During late summer months clematis flowers provide an important source of nectar for bees, hoverflies and other insects. The caterpillars of butterflies and moths can be fussy eaters and wild clematis is the only foodplant of several moth species that can be found locally – small emerald, small waved umber and Haworth’s pug.


In Pershore and the Vale of Evesham, old man’s beard that grows over or near to hawthorn hedges can also harbour a rare earwig. Lesne’s earwig is smaller and more ginger in colour than its common cousin and unlike it, does not have wings protruding along its abdomen. We suspect this species may be more prolific than our records suggest but we can’t be sure because, let’s face it, it’s hard to find a volunteer willing to check the hedgerows for a tiny insect!


English mandrake

As if wild clematis being a member of the buttercup family isn’t odd enough, white bryony, also known as English mandrake, is the UK’s only native member of the cucumber (or gourd) family. Every July, this climber produces delicate greenish-white flowers, which together with its winding tendrils and large, five-lobed leaves, make the family resemblance obvious.


All is not as it seems, however, because all parts of the white bryony plant, including its tantalising red and orange berries, are not only inedible but highly poisonous; the plant contains compounds that produce an incredibly strong laxative effect.


As fans of Shakespeare and Harry Potter will know, mandrake is a plant that grows in the Mediterranean and Middle East and is the stuff of legend. Hard to grow in our cool climate, the root of this herbaceous perennial allegedly has powerful magical and hallucinogenic properties. It was used as an early anaesthetic and by herbalists as a painkiller.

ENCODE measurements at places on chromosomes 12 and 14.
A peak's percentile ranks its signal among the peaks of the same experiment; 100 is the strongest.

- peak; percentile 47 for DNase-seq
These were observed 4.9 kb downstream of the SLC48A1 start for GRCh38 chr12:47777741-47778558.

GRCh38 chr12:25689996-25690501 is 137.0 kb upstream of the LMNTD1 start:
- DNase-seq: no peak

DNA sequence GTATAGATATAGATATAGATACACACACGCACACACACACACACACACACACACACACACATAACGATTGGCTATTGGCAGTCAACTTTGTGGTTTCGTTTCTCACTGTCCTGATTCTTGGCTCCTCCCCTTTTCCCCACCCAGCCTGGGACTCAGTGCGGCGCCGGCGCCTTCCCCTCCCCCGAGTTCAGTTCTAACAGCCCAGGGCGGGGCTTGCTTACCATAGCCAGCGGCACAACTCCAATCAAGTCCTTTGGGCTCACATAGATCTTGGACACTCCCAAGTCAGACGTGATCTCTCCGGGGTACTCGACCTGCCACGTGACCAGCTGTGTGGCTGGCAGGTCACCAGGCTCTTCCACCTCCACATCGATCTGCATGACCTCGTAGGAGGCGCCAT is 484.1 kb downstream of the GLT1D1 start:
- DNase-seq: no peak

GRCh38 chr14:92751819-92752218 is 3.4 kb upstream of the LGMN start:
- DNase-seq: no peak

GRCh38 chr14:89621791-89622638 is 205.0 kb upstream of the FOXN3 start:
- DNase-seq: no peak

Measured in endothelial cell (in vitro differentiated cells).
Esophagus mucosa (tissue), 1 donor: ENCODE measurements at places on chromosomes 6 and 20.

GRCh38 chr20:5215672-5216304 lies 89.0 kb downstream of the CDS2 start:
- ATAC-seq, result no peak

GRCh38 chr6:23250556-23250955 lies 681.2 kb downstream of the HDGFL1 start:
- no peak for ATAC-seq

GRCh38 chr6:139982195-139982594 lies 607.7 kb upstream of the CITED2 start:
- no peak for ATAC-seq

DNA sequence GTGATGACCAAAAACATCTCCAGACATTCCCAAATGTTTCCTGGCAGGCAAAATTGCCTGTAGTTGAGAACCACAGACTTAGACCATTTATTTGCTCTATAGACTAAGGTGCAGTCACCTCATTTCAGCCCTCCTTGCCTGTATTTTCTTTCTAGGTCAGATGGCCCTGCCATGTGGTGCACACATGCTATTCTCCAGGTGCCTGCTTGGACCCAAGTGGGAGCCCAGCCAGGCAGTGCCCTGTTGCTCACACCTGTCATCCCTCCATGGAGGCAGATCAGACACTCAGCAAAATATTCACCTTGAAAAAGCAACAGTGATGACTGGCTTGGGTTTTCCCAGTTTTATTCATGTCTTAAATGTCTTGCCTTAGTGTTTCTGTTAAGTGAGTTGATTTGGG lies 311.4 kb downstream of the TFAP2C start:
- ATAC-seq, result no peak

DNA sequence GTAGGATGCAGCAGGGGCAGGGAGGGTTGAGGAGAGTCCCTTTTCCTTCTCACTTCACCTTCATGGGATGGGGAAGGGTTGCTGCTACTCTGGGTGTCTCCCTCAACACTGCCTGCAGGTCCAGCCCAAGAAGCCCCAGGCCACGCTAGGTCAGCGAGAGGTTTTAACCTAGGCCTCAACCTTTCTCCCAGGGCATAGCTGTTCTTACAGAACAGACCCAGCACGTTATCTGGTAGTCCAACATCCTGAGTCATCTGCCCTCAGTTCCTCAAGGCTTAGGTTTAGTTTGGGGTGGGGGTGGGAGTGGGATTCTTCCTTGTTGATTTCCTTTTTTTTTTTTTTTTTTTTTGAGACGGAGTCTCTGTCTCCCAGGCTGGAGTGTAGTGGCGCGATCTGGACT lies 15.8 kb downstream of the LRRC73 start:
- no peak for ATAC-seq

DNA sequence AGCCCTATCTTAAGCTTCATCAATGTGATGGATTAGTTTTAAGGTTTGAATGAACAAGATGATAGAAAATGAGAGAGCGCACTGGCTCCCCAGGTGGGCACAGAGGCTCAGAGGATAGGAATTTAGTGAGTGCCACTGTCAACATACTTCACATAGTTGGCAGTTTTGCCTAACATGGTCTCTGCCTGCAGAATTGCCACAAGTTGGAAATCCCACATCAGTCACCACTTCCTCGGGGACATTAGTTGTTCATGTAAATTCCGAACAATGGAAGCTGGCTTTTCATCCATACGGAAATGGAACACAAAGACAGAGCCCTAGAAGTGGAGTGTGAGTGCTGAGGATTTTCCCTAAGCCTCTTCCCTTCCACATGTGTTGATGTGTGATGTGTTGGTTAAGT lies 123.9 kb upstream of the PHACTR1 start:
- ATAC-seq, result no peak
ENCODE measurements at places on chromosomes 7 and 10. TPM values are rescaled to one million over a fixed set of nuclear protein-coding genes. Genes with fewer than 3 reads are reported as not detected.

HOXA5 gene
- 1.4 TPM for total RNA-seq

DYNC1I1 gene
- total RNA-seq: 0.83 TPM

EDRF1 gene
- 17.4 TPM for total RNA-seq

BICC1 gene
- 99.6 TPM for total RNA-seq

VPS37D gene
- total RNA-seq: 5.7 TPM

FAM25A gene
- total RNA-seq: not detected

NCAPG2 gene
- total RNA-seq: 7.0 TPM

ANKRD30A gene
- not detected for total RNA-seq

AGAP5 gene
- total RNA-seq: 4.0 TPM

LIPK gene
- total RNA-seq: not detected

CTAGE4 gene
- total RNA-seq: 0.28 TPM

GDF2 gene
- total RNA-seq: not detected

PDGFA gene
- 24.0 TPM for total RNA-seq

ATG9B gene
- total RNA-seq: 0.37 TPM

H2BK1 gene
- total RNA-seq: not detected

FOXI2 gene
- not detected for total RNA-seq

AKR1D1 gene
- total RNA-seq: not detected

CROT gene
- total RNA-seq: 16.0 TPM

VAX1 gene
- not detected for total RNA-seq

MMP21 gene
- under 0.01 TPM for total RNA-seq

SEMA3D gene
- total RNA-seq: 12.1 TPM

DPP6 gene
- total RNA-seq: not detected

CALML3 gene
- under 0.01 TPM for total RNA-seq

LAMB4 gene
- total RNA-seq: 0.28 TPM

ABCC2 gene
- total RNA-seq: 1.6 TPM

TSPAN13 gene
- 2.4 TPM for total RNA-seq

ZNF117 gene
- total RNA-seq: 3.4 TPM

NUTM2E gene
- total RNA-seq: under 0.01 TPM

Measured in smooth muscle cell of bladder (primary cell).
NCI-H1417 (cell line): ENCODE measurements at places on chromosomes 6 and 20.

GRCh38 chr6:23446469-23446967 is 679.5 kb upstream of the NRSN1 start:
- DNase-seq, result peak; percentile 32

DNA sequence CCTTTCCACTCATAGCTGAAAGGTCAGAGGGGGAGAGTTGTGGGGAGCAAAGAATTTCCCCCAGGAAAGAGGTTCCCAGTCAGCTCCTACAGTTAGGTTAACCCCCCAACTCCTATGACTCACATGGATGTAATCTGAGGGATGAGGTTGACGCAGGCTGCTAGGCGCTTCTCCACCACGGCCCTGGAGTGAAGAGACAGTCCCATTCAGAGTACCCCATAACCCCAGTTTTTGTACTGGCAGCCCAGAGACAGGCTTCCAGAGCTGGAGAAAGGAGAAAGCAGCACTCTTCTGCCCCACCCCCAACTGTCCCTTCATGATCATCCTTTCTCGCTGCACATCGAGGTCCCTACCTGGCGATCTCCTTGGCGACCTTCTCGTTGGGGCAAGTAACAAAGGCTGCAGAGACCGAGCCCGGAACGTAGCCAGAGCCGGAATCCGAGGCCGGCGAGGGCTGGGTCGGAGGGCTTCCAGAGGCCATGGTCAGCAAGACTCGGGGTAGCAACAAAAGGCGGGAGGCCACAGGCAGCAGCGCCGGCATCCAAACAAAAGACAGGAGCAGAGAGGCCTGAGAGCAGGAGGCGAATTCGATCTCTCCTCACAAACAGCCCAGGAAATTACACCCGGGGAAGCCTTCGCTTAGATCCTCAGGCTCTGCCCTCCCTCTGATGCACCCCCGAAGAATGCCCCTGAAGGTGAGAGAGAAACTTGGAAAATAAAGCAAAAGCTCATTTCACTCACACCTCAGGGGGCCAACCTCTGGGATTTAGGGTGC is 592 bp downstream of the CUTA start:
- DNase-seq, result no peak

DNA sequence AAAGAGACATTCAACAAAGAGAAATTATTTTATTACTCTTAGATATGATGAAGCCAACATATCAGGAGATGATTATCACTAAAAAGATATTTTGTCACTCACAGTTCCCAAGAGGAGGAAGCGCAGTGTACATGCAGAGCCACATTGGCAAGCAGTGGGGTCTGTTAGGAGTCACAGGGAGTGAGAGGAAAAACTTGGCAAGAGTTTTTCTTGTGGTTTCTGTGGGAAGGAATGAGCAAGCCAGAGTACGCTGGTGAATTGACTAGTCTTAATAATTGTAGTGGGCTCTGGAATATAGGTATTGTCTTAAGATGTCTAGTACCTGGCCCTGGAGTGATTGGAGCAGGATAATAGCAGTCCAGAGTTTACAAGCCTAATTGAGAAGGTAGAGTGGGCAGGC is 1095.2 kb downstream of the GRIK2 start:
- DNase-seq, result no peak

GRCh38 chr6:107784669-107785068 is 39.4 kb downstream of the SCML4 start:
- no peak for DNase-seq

White bryony acquired its alternative name because in years gone by, unscrupulous charlatans would dig up its similar-looking root, fashion it to look like mandrake, and pedal it illicitly as a cure for all kinds of ills including impotence and infertility. Like many poisonous plants, the smell and taste of it is deeply unpleasant – nature’s inbuilt warning system - so we can only hope that this caused any unwitting victims to stop and think twice before ingesting it.


Despite this, there are stories from East Anglia of horses being fed tiny amounts of dried white bryony root each day to put a shine on their coats. In her 1857 book “Wild Flowers”, botanical illustrator Anne Pratt refers to the root of white bryony being applied to areas of the body affected with rheumatism, even though contact with its sap could cause inflammation and blisters. Even today white bryony contributes to medical treatments.


In France, other names for white bryony include the Devil’s turnip and snake root, a reference to its tuberous roots. These labels, however, belie the beauty of its leaves, the elegance of its flowers and the colour that the berries bring to our hedgerows. The berries form underneath the flowers - only on the female plants - and as the flowers die off, the bulbous ovaries beneath them turn from orange to red.